For these reasons, Raissouni’s defense lawyers argued that the allegations made against her were politically motivated. Some have speculated that racism may be a component in the case as well—Raissouni’s fiancé, Refaat El Amin, is of Sudanese origin.
Speaking to Reuters, Abdelmoula El Marouri, one of Raissouni’s lawyers, said he was “shocked by this verdict.” El Marouri said that the evidence brought before the court should have led to Raissouni’s acquittal and that the case was an orchestrated, politically motivated attack on Hajar because of her political views.
Yet a friend of the couple, speaking anonymously to Inside Arabia, cast some doubt over the notion of political motivation. “I think it’s more likely a human rights issue, about denying women their rights. I don’t think it is because of Hajar’s work as a journalist,” she said. She went on to opine that the kind of criticism that appears in Akhbar al-Youm is commonplace in Morocco and very unlikely to be the main motivation for Raissouni’s prosecution.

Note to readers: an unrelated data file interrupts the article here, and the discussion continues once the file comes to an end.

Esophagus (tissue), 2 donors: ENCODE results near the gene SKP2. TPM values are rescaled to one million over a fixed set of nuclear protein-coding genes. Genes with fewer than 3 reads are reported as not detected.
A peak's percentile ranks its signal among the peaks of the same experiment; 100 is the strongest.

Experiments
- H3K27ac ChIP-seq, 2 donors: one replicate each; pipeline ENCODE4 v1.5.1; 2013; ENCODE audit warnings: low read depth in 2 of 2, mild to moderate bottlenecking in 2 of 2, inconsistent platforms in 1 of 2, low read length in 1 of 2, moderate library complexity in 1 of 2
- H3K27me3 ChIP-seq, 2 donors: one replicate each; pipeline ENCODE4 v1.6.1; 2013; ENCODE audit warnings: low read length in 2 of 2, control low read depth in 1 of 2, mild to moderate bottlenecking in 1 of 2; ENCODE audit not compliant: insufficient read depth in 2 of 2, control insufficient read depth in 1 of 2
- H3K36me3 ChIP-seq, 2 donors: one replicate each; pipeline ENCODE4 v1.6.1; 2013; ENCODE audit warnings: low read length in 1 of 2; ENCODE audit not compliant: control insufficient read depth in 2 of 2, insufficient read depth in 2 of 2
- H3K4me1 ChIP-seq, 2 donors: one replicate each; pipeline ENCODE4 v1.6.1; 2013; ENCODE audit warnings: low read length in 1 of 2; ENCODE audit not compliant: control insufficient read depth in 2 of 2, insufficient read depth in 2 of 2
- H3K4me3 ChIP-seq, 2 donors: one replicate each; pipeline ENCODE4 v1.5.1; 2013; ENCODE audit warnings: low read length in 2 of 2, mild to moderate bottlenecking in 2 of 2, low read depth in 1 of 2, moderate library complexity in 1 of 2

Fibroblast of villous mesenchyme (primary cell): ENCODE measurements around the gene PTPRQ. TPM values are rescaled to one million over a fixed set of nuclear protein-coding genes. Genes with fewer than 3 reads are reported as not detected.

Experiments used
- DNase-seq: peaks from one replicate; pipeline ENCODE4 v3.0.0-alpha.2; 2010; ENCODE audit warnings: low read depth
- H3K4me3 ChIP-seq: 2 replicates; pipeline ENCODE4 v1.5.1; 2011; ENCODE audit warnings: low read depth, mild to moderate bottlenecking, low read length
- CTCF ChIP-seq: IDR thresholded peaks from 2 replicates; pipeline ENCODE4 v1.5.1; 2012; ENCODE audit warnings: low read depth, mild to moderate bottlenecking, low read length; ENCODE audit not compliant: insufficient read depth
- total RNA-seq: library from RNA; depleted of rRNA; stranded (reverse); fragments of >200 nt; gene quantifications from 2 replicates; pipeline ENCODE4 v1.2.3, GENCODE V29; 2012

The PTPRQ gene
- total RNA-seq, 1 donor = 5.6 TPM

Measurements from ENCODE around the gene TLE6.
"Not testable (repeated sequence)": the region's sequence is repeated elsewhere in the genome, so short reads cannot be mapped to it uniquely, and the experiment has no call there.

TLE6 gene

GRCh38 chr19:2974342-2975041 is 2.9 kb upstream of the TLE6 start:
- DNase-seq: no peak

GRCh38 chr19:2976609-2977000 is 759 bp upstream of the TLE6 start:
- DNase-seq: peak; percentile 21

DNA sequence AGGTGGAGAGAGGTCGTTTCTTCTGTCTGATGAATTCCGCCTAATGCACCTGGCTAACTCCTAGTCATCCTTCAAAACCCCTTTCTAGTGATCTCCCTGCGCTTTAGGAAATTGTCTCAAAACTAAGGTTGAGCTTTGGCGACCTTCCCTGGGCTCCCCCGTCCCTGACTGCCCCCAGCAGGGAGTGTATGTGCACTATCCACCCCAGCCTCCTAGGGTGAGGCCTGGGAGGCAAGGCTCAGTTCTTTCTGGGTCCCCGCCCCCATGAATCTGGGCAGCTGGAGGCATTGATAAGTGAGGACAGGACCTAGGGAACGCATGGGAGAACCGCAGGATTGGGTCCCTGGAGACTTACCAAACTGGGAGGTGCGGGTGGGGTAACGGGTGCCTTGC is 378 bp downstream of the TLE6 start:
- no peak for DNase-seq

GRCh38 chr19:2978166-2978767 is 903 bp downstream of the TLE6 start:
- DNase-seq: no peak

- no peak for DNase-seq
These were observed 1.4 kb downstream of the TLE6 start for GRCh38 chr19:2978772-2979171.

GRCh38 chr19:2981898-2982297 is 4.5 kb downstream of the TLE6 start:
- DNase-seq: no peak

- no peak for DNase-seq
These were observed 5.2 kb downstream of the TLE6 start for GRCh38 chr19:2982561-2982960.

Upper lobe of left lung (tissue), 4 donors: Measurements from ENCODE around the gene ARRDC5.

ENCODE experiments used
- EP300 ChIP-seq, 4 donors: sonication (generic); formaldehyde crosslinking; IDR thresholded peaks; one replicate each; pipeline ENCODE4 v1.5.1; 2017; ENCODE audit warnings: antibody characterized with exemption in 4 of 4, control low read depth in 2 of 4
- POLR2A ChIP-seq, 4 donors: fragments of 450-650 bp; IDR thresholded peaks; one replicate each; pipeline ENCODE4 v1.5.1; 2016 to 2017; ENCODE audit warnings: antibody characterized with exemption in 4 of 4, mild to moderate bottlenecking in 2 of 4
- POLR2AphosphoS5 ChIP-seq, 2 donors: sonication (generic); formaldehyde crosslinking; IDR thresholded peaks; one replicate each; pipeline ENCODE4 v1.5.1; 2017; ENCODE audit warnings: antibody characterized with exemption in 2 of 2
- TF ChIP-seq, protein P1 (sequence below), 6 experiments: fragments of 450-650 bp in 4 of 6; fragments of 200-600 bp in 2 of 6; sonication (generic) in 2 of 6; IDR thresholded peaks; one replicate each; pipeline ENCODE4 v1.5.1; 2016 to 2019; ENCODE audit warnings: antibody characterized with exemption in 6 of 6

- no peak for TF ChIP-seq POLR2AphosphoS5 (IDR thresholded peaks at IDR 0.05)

Raissouni claims that state police forced her to undergo invasive medical exams without her consent. Her lawyers are arguing that this treatment amounts to torture.
Following the arrest, Raissouni claims that state police forced her to undergo invasive medical exams without her consent. Her lawyers are arguing that this treatment amounts to torture, a view shared by The Moroccan Association for Human Rights. Raissouni has also said that, throughout her ordeal, she was repeatedly asked by officials to comment on her work at Akhbar al-Youm and on her relationship with her uncle Ahmed.